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Ali Sina’s “Understanding Muhammad: A Psychobiography”

Sunday, January 24, 2010

For those who are familiar with the extremist Islamophobic website called “Faithfreedom International”, the name of its founder Ali Sina (a pseudonym) is synonymous with the bigotry and vile rhetoric often displayed against Muslims and Islam. This was a person who openly advocated for the atomic bomb to be used on Muslim populations and have many times declared that he will “wipe out” Islam within 30 years.

Now this relatively unknown figure within academic circles — apart from becoming the self-appointed hero for the cause of Islamophobia, bigotry and the new emerging school of lay-people and pseudo-scholars — has moved beyond the world that he is more accustomed with on the internet.

Like his predecessors, such as the infamous Robert Spencer of Jihad Watch, Ali Sina is now attempting to make his name within the world of published authors with the publication of his book Understanding Muhammad: A Psychobiography. Whilst it is true that over the course of years he has gathered a large following of largely misled haters, Ali Sina still has had to resort to self-publishing with a relatively small publishing press where anyone with anything to rant about can publish their own.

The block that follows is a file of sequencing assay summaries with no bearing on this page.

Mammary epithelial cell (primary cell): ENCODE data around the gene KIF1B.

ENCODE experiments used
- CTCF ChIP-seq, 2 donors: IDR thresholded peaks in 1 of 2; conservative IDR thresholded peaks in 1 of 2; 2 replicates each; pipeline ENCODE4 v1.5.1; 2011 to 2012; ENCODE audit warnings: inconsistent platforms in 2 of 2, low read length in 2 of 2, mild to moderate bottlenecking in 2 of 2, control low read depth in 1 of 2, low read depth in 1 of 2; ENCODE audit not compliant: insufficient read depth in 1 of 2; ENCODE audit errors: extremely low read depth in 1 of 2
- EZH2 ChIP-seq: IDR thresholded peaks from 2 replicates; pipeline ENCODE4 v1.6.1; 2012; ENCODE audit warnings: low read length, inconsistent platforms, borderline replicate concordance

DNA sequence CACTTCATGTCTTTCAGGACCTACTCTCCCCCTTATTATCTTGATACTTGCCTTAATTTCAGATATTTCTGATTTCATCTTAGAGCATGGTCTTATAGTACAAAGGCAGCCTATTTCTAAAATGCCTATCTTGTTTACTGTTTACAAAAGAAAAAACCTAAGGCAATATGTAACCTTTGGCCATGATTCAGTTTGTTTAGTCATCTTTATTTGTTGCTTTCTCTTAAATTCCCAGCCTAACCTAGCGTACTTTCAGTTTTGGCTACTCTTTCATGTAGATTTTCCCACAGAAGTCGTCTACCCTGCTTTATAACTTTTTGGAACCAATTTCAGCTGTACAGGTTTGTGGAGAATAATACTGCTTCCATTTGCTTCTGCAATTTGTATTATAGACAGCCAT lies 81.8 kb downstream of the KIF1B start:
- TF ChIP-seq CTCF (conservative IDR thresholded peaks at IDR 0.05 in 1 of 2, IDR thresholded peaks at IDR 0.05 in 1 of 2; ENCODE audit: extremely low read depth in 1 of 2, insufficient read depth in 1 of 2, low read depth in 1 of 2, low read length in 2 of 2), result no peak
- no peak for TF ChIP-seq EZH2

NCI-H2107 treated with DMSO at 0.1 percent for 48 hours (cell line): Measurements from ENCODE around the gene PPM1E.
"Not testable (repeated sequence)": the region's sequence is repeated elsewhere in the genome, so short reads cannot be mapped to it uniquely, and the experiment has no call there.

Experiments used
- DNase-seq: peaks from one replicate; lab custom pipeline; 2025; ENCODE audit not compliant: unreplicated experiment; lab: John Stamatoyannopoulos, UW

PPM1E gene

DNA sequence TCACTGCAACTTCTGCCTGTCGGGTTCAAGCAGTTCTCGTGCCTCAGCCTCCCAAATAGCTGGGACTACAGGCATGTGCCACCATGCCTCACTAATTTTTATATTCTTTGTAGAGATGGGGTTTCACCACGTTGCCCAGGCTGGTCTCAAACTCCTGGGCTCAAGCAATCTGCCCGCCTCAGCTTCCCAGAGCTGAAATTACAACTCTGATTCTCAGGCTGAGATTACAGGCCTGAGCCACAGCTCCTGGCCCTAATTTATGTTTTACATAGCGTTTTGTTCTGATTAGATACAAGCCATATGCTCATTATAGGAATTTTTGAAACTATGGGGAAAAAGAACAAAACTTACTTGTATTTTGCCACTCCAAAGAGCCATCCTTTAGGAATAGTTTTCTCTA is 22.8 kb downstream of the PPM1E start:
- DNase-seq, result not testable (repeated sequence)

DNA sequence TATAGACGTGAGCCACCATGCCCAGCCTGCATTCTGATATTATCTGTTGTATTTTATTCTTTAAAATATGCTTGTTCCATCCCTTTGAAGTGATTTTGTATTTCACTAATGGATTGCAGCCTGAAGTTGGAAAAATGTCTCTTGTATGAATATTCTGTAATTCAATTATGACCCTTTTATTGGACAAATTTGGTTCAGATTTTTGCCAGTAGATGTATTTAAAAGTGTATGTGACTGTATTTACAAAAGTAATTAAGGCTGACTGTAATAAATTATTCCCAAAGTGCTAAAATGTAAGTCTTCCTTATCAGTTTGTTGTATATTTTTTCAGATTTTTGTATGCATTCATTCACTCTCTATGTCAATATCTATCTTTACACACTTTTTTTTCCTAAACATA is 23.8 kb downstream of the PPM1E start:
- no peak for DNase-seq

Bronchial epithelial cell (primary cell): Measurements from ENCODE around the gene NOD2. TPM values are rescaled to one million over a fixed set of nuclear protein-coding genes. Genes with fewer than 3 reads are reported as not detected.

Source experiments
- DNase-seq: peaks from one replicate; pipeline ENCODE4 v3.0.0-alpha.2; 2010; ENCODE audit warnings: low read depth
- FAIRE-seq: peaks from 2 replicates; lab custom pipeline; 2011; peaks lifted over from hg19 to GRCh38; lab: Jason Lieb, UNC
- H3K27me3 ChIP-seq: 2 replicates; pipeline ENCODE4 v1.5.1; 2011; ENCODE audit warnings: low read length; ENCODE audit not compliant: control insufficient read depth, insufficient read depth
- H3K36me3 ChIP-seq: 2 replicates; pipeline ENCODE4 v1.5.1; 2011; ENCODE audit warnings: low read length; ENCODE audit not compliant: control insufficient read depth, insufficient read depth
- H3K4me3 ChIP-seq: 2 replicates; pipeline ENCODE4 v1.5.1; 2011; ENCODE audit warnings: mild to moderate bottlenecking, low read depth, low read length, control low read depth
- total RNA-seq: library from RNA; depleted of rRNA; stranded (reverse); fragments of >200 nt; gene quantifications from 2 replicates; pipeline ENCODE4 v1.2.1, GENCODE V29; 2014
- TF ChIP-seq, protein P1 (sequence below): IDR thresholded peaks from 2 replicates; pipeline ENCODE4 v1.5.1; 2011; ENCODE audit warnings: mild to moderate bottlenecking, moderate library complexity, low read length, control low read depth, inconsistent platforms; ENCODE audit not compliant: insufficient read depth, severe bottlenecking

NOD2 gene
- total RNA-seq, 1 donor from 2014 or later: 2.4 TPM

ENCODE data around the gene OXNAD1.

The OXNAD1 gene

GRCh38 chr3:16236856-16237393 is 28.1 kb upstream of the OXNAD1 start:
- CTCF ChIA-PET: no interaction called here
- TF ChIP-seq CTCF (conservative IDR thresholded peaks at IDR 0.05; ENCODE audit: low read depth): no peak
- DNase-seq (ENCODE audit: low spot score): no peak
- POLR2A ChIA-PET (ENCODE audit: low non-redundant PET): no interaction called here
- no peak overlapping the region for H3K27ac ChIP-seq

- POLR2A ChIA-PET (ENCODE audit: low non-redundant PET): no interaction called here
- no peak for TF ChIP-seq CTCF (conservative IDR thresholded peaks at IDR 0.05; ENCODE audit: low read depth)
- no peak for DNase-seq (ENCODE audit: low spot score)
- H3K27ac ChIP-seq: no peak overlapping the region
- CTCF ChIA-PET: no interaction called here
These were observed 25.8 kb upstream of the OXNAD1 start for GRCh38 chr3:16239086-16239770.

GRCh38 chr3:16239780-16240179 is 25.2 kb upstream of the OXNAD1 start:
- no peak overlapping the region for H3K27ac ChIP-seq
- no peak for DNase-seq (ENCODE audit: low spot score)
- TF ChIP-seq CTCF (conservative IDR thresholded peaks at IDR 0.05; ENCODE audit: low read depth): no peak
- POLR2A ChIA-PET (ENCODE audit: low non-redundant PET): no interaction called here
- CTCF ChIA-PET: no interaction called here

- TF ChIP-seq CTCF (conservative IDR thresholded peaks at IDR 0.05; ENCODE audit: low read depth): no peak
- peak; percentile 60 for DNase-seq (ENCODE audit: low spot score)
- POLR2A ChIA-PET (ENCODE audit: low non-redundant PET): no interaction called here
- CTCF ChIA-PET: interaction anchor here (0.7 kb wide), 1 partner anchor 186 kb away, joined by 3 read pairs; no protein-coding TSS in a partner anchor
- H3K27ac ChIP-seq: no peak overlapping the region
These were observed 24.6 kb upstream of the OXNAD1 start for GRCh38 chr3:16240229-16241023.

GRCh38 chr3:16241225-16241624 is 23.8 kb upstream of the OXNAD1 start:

The book claims to be a “psychobiography” of the Prophet Muhammad, upon whom be peace, but it is far from being objective and sane in its purported “scholarship”. It claims to refer to the Islamic religious texts (heavily relying on translations and not the original Arabic sources which betrays the author’s lack of command in the language) and then attempts to characterize Muhammad (SAW) in “modern analytical terms”.


Coming from a Shi’ite background in predominantly Shi’ite Iran, it is not clear from the onset as to why Ali Sina favours referencing the Sunni sources such as the hadith collection of Bukhari and Muslim (which is not used by the Shi’a and largely unfamiliar to them) and hardly mentions the Shi’ite sources themselves which talks about the Prophet (SAW).


This leads us to suspect that he may not have the credentials of an Iranian Muslim as he claims to have. Unfortunately, this book does nothing more than to resort to the old underhanded technique of cherry-picking a handful of half-truths, sprinkling them with lies, exaggerations and misrepresentations, and eventually to come up with a twisted mix of politically-motivated propaganda.
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